Saturday, July 26, 2008
See you at the pool on Sunday! Black Lips and King Khan!
Tuesday, July 22, 2008
Eli "Paperboy" Reed & The True Loves
Monday, July 21, 2008
Matty McLoughlin: Tom, k here we go.
BSC: What's the origin story of the group? You guys seem to give-off a last-gang-in-town vibe. Is that description accurate?
MM: Matt and I went to the same high school in San Diego but didn't become friends until after high school through a mutual friend. After I finished college in Virginia I decided to move back to San Diego to start a band with Matt. We played our first show in January of 2007. Dave (bass) joined in January of 2008, he also went to our high school and we've known him for a very long time. Brian (drums) also joined in January of 2008, we have known Brian for maybe five years now. Regarding the "last gang in town" thing, maybe that comes off because we all get along and no one is a butthole.
BSC: I've always thought that it was great that groups like Replacements and the Clash (re)defined punk rock as an expression of freedom. Stopping short of sticking you guys with the "punk rock" label, your group performs with a hell of a lot of abandon. Do you see yourselves in the same, err, tradition as these groups? Should a little recklessness trump musical precision in rock n roll?
MM: We have fun playing live and don't really care if its perfect. Whatever is exciting or funny at the time we do. Playing music is fun, goofing off with your friends is a good time, we are better when we don't think and just react. I think genuine recklessness is good, preconceived recklessness is the worst.
BSC: Listening to the songs, they don't seem to be politically-minded. Would you say that you named the group the Muslims as a lark then, or was there some plan in place to make a big statement?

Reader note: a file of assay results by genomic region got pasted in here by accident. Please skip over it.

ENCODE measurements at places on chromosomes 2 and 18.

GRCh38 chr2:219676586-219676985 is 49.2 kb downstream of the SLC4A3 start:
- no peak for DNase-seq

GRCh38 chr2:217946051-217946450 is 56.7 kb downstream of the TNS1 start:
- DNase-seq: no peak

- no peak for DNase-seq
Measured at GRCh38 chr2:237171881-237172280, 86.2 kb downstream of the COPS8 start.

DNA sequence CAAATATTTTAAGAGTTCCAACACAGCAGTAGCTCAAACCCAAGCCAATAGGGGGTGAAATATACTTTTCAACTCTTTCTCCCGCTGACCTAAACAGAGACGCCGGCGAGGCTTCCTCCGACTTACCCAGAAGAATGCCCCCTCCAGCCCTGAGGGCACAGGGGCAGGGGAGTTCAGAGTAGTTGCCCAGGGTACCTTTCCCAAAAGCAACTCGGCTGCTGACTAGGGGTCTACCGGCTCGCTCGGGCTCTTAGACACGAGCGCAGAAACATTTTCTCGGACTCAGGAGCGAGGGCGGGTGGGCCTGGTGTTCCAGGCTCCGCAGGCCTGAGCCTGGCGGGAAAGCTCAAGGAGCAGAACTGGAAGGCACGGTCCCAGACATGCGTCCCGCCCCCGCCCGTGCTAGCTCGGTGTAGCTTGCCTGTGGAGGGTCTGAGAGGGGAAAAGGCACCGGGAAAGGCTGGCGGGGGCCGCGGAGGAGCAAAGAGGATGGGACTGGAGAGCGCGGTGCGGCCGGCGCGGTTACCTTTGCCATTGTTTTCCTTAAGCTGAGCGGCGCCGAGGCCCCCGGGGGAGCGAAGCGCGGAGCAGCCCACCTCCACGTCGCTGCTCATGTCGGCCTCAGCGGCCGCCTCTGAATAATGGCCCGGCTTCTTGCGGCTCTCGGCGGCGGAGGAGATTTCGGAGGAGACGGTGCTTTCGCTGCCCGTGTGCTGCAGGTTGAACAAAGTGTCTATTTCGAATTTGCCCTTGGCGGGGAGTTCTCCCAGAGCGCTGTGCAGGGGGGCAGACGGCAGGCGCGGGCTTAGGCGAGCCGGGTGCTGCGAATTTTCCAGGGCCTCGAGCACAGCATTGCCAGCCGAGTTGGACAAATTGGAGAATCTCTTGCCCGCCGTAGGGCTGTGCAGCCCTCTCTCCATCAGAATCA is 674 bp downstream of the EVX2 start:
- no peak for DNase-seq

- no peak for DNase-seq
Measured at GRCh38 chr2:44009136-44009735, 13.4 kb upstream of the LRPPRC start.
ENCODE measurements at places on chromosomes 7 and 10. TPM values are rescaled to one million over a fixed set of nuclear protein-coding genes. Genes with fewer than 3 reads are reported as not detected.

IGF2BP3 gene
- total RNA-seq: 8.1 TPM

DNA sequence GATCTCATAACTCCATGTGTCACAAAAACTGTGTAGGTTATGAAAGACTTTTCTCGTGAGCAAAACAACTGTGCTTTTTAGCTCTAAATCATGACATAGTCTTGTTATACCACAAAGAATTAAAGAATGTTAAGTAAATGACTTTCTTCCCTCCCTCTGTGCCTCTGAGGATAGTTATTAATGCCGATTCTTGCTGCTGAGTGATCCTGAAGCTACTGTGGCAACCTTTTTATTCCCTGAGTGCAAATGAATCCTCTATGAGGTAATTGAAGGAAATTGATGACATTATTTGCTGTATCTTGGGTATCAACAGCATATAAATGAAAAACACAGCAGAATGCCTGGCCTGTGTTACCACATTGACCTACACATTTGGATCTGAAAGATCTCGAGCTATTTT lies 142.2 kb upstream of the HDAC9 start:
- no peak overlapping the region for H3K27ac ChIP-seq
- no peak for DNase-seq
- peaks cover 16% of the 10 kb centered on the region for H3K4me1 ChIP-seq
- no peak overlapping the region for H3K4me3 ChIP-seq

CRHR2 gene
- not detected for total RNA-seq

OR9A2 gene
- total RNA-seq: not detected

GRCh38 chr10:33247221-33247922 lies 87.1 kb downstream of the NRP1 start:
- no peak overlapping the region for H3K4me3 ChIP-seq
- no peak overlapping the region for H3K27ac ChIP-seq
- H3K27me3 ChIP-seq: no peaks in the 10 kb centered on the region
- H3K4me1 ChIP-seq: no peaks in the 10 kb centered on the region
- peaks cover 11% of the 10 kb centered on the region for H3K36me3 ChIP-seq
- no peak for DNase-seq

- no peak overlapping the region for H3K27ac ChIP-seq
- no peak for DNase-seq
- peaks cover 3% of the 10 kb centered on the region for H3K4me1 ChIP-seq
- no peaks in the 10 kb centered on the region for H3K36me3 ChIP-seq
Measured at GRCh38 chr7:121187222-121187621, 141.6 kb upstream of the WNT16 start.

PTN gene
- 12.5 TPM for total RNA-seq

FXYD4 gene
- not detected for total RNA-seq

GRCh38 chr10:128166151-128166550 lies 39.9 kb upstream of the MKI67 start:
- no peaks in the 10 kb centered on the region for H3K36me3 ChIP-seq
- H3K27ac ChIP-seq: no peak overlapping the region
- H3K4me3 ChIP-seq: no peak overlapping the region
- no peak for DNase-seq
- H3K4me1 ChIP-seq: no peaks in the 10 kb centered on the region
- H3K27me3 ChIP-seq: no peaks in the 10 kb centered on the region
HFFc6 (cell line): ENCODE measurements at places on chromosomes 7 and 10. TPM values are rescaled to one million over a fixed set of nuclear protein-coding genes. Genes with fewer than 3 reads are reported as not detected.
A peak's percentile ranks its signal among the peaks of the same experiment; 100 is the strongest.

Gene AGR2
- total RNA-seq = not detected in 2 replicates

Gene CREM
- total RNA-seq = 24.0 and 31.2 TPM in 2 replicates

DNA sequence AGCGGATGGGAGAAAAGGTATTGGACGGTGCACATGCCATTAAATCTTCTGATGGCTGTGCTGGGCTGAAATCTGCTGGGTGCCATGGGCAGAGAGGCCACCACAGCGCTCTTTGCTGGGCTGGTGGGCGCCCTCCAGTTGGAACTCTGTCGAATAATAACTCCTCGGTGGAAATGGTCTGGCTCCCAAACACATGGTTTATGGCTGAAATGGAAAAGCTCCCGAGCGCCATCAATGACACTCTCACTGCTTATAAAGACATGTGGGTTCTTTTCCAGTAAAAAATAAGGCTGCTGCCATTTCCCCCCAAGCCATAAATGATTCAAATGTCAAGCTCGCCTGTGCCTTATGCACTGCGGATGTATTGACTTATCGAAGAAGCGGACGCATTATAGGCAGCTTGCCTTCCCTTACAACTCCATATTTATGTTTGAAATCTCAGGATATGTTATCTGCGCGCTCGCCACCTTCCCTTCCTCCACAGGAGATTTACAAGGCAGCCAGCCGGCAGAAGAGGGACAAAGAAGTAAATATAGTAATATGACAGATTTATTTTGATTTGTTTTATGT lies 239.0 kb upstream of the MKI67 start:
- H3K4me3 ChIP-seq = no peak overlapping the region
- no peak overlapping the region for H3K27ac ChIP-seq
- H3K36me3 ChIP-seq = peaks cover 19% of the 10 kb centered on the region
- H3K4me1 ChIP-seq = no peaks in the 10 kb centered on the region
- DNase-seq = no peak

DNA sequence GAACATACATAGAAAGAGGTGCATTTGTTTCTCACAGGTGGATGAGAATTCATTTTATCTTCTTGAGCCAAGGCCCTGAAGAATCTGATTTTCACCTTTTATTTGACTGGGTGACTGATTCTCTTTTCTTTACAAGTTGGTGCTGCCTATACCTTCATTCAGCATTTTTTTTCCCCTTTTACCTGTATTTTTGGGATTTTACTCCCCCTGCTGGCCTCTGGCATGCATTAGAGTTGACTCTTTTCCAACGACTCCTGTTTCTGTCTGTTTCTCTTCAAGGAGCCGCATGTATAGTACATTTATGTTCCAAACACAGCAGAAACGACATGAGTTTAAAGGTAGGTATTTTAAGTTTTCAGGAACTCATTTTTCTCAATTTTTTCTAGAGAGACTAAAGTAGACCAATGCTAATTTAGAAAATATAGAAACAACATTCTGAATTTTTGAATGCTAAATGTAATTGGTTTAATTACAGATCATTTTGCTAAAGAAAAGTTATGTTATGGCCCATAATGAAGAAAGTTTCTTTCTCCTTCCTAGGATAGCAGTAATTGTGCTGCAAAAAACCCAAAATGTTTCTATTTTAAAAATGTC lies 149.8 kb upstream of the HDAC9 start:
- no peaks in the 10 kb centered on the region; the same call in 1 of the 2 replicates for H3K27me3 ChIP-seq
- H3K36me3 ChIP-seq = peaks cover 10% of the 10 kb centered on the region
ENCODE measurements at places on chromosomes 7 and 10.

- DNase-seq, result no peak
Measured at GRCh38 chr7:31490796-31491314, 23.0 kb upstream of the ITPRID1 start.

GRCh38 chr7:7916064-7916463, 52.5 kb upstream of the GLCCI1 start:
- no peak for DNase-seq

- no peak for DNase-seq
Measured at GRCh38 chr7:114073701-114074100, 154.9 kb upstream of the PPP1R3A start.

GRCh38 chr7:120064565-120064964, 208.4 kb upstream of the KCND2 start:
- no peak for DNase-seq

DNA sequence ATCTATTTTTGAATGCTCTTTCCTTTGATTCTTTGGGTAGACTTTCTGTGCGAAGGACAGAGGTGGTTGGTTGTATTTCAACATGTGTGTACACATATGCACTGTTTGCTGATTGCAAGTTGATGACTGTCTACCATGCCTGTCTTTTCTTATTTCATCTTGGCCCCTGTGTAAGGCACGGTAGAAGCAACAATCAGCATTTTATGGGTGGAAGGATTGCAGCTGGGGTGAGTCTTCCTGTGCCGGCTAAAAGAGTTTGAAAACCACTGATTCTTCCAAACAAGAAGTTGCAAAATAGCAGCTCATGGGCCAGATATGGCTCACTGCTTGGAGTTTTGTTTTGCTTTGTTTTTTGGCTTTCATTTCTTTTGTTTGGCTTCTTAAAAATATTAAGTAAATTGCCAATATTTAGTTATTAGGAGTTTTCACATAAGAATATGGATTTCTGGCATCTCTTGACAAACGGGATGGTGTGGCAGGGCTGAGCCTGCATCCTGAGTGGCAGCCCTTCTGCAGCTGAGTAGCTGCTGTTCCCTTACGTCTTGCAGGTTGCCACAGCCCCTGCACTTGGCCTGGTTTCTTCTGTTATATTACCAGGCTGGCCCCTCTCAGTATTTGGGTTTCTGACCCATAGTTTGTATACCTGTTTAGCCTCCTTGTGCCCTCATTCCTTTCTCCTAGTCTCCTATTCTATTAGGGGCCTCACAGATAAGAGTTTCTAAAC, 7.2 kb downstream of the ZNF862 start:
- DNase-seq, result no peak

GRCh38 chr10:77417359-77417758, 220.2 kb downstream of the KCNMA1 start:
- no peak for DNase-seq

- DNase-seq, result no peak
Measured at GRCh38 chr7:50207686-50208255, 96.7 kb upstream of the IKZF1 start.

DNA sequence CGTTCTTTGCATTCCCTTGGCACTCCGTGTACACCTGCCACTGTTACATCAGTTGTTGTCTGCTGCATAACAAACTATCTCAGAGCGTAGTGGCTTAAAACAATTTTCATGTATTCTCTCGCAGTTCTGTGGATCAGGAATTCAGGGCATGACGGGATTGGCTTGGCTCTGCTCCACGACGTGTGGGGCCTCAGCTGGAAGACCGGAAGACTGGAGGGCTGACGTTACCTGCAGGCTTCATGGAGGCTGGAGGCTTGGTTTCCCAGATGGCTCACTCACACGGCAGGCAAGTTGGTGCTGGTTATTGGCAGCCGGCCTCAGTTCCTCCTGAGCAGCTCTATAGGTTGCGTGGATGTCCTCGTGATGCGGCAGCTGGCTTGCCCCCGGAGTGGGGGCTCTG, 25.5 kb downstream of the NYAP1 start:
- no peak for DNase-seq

MM: We didn't start the band to be political at all. We wanted to play music that we would want to hear. The name was something that just sounded good to us, we were in no way trying to make a statement or be offensive. We don't see it as offensive. I like the way it sounds, I think the letter M is great.
BSC: On this theme again, do you manage to get all kinds of interesting email as a consequence of your name? Any good anecdotes about this or other complications that resulted from the handle "the Muslims." I can imagine a scene where your group's name is hanging on the marquee of a club in the
Midwest/rust belt and all hell breaks loose…
MM: We haven't really gotten too much guff about the name through emails really. People will ask why it is our name, then we respond and its over. The only people that think the name is offensive or stupid are our parents, the dentist, people like that.
BSC: You're a young band in a new music world. Can you ever imagine making money off the sales of your music? Is this just a fact that you accept and have to just sort of shrug off?
MM: Everyone in the band works day jobs. Everyone enjoys being in the band and its our favorite thing to do. So not making a ton of money off the band isn't a problem for us. It would be nice not to work so much but personally, I write better songs after a day of making burritos and taking shit from morons. It sustains the edge. If I didn't have to work I would probably watch baseball all day and not get anything done.
BSC: I was pleased to see a lot dancing going on at your show at Union Pool in Brooklyn. It was really refreshing. I think a general impression is that New York crowds can be a little standoffish and aloof. But you guys got 'em dancing…am I wrong in seeing this as a major victory? Your thoughts?
MM: All of the shows we played in New York were great. We couldn't have had a better trip. It's a great feeling when people are jumping around and having as good a time as you are.
BSC: I noticed that you guys have a collection of pretty classic guitars. Are the Muslims closet gear-heads? Are you the only indie rock band in America we features a Fender Mustang and a Mustang bass onstage at the same time? More seriously, do you see a connection between classic instruments/gear and a more classic "sound"?